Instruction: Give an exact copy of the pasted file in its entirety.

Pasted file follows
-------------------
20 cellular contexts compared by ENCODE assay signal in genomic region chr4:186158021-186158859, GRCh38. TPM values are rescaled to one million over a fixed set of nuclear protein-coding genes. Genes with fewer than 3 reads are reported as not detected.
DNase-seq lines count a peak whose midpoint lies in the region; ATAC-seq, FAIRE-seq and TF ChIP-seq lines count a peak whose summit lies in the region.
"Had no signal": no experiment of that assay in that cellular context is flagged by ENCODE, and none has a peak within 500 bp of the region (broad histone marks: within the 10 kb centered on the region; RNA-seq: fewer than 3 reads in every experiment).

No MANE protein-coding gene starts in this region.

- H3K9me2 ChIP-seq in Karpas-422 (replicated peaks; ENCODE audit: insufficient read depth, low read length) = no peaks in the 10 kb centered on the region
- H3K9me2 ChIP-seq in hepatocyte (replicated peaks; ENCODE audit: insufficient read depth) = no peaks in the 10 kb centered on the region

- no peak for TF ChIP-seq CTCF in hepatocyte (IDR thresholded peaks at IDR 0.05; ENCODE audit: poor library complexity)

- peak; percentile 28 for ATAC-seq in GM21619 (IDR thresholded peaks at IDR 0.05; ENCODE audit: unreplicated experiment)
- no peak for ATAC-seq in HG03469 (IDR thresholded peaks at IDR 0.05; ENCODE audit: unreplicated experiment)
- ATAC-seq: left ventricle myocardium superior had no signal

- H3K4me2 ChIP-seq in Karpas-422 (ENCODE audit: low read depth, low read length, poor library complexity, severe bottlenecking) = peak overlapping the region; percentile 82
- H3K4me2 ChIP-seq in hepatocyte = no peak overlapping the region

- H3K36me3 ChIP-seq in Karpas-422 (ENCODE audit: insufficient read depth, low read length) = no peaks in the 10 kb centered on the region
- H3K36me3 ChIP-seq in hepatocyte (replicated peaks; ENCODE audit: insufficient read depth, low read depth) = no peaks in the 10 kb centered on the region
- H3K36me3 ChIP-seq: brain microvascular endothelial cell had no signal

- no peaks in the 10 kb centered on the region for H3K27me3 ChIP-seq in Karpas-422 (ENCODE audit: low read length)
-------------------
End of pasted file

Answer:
20 cellular contexts compared by ENCODE assay signal in genomic region chr4:186158021-186158859, GRCh38. TPM values are rescaled to one million over a fixed set of nuclear protein-coding genes. Genes with fewer than 3 reads are reported as not detected.
DNase-seq lines count a peak whose midpoint lies in the region; ATAC-seq, FAIRE-seq and TF ChIP-seq lines count a peak whose summit lies in the region.
"Had no signal": no experiment of that assay in that cellular context is flagged by ENCODE, and none has a peak within 500 bp of the region (broad histone marks: within the 10 kb centered on the region; RNA-seq: fewer than 3 reads in every experiment).

No MANE protein-coding gene starts in this region.

- H3K9me2 ChIP-seq in Karpas-422 (replicated peaks; ENCODE audit: insufficient read depth, low read length) = no peaks in the 10 kb centered on the region
- H3K9me2 ChIP-seq in hepatocyte (replicated peaks; ENCODE audit: insufficient read depth) = no peaks in the 10 kb centered on the region

- no peak for TF ChIP-seq CTCF in hepatocyte (IDR thresholded peaks at IDR 0.05; ENCODE audit: poor library complexity)

- peak; percentile 28 for ATAC-seq in GM21619 (IDR thresholded peaks at IDR 0.05; ENCODE audit: unreplicated experiment)
- no peak for ATAC-seq in HG03469 (IDR thresholded peaks at IDR 0.05; ENCODE audit: unreplicated experiment)
- ATAC-seq: left ventricle myocardium superior had no signal

- H3K4me2 ChIP-seq in Karpas-422 (ENCODE audit: low read depth, low read length, poor library complexity, severe bottlenecking) = peak overlapping the region; percentile 82
- H3K4me2 ChIP-seq in hepatocyte = no peak overlapping the region

- H3K36me3 ChIP-seq in Karpas-422 (ENCODE audit: insufficient read depth, low read length) = no peaks in the 10 kb centered on the region
- H3K36me3 ChIP-seq in hepatocyte (replicated peaks; ENCODE audit: insufficient read depth, low read depth) = no peaks in the 10 kb centered on the region
- H3K36me3 ChIP-seq: brain microvascular endothelial cell had no signal

- no peaks in the 10 kb centered on the region for H3K27me3 ChIP-seq in Karpas-422 (ENCODE audit: low read length)